Lifetime and static struct

Now that async await is coming near to completion, I have been looking more at rust with web frameworks.

Here is a simple blog app I'm trying to create using tide but seems like I'm fighting with the 'static lifetime.

  • While I do understand that static lifetime lasts as long as the program and most webapps would be the same, why would tide use static lifetime of app_state? Isn't there other annotations that would work here?
  • For BlogOptions would str or String be preferred? When would I choose one over the other. I'm not liking the fact that I need to annotate str with 'a. It seems to make the code more verbose.
  • Based on the current code, how do I make BlogOptions and BlogOptions.path have static lifetime in main func.
main.rs
#![feature(async_await)]

mod blog;

use blog::{Blog, BlogOptions};

use std::env;
use std::io;

fn main() -> Result<(), io::Error> {
    let port = env::var("PORT")
        .ok()
        .and_then(|p| p.parse().ok())
        .unwrap_or(8080);

    let path = env::var("PATH")
        .ok()
        .unwrap_or("./".into());

    let blog = Blog::new(&BlogOptions { path: path.as_str() });
    blog.run(format!("0.0.0.0:{}", port))?;
    Ok(())
}
blog.rs
use std::io;
use std::net::ToSocketAddrs;

pub struct Blog<'a> {
    options: &'a BlogOptions<'a>,
}

pub struct BlogOptions<'a> {
    pub path: &'a str,
}

impl Blog<'static> {
    pub fn new(options: &'static BlogOptions) -> Self {
        Blog { options }
    }

    pub fn run(self, address: impl ToSocketAddrs) -> Result<(), io::Error> {
        let mut app = tide::App::with_state(self);
        app.at("/").get(|_| async move { "Hello world!" });
        app.run(address)?;
        Ok(())
    }
}
error
error[E0716]: temporary value dropped while borrowed
  --> src/main.rs:20:27
   |
20 |     let blog = Blog::new(&BlogOptions { path: path.as_str() });
   |                -----------^^^^^^^^^^^^^^^^^^^^^^^^^^^^^^^^^^^-- temporary value is freed at the end of this statement
   |                |          |
   |                |          creates a temporary which is freed while still in use
   |                argument requires that borrow lasts for `'static`

error[E0597]: `path` does not live long enough
  --> src/main.rs:20:47
   |
20 |     let blog = Blog::new(&BlogOptions { path: path.as_str() });
   |                                               ^^^^---------
   |                                               |
   |                                               borrowed value does not live long enough
   |                                               argument requires that `path` is borrowed for `'static`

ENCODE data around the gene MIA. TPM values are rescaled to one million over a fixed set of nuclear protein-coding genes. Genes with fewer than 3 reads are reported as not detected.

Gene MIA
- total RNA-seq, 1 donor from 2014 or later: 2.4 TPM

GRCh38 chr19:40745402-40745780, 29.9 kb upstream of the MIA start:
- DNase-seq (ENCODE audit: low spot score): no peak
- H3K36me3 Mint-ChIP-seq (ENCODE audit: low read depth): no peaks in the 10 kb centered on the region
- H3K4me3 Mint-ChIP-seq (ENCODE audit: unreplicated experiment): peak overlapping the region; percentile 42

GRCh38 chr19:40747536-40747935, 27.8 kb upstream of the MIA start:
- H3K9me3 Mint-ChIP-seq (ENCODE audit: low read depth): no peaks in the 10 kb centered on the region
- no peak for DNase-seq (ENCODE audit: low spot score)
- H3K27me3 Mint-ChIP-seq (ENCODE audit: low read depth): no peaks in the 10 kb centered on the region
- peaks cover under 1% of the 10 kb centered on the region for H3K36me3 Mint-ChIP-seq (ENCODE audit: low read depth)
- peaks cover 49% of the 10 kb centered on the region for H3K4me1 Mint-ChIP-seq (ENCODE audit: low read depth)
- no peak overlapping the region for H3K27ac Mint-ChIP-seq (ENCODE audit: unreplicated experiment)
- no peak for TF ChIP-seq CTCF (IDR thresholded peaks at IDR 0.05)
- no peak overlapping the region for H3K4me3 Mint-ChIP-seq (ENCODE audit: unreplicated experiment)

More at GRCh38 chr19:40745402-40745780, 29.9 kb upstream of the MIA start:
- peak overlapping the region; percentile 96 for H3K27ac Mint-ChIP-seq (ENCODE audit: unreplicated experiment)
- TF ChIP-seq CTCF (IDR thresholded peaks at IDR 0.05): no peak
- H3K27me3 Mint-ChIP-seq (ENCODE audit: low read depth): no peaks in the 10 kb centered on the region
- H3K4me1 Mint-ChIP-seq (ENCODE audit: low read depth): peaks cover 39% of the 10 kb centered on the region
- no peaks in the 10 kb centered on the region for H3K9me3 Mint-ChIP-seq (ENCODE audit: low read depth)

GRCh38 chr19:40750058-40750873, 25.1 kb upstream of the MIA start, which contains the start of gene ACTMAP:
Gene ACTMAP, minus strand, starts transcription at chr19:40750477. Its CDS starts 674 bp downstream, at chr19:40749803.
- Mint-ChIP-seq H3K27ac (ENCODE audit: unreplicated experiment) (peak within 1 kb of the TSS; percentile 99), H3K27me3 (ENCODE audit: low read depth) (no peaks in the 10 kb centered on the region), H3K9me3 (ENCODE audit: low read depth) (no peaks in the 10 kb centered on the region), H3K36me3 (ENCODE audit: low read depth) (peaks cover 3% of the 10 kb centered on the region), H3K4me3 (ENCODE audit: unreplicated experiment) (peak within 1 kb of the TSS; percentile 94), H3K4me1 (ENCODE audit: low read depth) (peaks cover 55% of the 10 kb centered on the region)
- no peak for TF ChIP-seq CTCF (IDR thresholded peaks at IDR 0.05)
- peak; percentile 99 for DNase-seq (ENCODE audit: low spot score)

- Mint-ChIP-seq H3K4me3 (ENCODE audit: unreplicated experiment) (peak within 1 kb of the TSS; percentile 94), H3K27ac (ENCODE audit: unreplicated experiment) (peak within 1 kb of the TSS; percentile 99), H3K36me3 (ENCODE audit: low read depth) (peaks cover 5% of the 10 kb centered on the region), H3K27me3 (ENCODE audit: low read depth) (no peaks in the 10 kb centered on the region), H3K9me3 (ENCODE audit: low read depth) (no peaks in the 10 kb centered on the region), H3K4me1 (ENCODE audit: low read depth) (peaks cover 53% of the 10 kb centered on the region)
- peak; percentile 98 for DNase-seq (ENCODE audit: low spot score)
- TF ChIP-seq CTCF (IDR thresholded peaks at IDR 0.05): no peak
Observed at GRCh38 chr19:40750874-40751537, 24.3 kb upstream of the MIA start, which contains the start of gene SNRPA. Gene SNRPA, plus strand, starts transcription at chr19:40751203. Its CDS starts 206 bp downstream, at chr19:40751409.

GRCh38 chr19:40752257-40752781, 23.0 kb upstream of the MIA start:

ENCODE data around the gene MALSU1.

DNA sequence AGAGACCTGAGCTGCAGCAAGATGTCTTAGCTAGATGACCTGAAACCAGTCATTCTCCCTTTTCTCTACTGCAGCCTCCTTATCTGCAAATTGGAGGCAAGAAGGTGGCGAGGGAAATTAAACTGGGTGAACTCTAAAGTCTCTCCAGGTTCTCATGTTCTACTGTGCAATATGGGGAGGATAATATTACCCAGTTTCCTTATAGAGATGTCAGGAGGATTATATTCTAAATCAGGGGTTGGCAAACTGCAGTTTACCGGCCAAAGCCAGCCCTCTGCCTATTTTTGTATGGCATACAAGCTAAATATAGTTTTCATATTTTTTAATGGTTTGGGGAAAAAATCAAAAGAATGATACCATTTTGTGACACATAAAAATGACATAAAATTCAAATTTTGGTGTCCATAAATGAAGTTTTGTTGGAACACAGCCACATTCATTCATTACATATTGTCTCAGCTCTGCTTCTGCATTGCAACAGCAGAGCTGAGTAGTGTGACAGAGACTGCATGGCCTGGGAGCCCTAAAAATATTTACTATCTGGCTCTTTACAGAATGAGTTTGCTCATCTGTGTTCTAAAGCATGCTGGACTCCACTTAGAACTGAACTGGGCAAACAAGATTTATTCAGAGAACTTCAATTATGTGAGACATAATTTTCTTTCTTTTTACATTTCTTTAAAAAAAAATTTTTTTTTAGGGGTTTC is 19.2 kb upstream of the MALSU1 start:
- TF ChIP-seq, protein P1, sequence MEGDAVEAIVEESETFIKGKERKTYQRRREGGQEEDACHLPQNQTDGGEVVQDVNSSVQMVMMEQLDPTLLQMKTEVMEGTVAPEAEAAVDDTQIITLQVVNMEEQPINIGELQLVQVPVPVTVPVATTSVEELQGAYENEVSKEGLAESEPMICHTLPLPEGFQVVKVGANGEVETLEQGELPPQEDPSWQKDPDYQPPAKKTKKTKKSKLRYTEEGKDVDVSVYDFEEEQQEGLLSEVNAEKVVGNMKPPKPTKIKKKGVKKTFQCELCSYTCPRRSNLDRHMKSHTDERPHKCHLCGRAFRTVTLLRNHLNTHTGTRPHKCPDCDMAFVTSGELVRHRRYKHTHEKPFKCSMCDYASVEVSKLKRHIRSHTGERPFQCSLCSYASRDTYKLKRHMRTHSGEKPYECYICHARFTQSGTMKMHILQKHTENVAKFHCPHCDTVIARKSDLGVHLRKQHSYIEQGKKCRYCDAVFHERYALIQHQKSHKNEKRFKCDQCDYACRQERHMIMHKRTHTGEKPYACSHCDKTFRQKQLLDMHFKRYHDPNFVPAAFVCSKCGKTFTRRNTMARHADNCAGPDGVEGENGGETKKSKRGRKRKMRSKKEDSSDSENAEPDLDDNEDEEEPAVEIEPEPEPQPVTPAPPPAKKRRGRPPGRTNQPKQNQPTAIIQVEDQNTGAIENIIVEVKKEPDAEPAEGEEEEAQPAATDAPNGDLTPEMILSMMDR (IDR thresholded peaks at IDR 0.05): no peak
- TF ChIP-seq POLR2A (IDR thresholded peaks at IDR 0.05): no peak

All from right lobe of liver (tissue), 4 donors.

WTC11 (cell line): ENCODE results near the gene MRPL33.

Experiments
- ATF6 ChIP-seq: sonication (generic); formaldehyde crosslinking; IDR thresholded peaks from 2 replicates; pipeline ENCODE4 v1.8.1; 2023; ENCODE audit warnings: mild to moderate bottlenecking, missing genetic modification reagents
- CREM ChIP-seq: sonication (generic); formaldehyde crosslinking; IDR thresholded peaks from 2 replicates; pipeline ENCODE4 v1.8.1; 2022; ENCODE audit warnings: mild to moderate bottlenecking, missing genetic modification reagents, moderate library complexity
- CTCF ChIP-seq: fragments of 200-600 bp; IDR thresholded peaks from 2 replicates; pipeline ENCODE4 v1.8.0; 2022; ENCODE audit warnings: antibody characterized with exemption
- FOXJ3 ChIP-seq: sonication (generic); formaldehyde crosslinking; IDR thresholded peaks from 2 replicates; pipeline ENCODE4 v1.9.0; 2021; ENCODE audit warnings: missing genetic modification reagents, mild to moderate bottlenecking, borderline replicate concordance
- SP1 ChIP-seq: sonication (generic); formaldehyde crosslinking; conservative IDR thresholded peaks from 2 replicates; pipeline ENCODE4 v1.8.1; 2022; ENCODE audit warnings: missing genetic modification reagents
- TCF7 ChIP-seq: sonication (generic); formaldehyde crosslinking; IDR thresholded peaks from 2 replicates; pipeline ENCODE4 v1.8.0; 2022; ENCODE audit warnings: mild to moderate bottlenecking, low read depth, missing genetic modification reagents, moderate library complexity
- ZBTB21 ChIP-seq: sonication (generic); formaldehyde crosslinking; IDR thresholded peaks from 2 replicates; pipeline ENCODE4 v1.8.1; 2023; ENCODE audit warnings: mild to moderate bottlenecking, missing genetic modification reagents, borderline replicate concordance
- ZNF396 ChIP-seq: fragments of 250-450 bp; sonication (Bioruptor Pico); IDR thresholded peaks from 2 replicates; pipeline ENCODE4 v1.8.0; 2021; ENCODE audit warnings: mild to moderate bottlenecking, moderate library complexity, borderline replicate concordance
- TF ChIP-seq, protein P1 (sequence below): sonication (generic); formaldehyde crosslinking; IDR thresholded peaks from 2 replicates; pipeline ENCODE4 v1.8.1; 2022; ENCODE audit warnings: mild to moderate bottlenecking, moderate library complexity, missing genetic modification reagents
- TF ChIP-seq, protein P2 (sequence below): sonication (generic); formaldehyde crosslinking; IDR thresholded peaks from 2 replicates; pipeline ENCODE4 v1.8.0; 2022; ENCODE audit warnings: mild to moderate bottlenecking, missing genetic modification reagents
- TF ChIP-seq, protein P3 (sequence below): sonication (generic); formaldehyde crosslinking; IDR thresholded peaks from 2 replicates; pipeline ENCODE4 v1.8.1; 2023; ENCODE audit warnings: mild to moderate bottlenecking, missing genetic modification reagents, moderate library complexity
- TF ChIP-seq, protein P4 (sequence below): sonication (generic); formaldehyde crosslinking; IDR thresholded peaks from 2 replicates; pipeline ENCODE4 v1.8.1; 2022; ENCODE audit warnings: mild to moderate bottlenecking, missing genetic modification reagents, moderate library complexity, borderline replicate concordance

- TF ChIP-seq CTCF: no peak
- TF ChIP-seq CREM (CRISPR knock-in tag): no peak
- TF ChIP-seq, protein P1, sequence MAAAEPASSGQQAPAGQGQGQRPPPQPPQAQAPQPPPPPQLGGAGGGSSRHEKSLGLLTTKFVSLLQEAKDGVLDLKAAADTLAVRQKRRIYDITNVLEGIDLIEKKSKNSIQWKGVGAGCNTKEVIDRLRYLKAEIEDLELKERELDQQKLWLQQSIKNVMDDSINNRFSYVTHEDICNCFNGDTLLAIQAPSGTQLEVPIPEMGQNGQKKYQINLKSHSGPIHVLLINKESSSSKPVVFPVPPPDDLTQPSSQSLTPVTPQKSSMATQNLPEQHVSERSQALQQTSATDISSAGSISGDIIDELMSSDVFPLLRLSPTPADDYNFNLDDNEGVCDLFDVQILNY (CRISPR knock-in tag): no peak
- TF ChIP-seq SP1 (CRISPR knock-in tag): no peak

...
23 | }
   | - `path` dropped here while still borrowed

I'm still learning rust so feel free to provide better solutions on how I could had written blog.rs besides just static lifetimes.

Not sure why they require 'static (probably something to do with threading,) but you can generate static refs through leaking as long as you own the path/options:

pub struct BlogOptions {
    pub path: PathBuf,  // or String
}

pub struct Blog {
    options: BlogOptions,
}

impl Blog {
    pub fn new(options: BlogOptions) -> Self {
        Blog { options }
    }

    pub fn run(self, address: impl ToSocketAddrs) -> Result<(), io::Error> {
         let self = Box::leak(Box::new(self));
         let mut app = tide::App::with_state(self);
         app.at("/").get(|_| async move { "Hello world!" });
         Ok(())
    }
}

edit: Although it doesn't look like you really need the leaking; if you just have BlogOptions own the path and Blog own the options, that should be good enough to pass to with_state.

1 Like

It does work without leaks.

My first thought was to use &BlogOptions in fn new since coming from c that would be more performant compared to just BlogOptions. But since tide used static lifetime I started adding &static BlogOptions.

Why would one choose to pass by value here? Or is it something I'm missing here.

    pub fn new(options: BlogOptions) -> Self {
        Blog { options }
    }

I do understand that in this case new would take ownership so options would now be owned by Blog. But I was wondering if we could avoid copying. How would one write Blog in idiomatic rust?

In general (in my experience), choosing whether to pass by ref or value in Rust isn't based on performance (the optimizer is probably going to completely mess up any evaluation of that anyway,) it's based on the semantics you want. You're getting a String out of calling env::var, so you already own it; moving it into BlogOptions and then that into Blog is probably going to be elided so it's no overhead. Since you only need the path until Blog goes away, it makes sense to give Blog the ownership of that data.

(Additionally, assuming you're running on a 64-bit system, the size of a String (24 bytes) and the size of a &str (16 bytes) really aren't that different.)

1 Like

You should only use &'static str when all instances of the string are things written literally in your codebase. Either you should use String, or you shouldn't put lifetimes on your types and use 'static directly in the struct definition.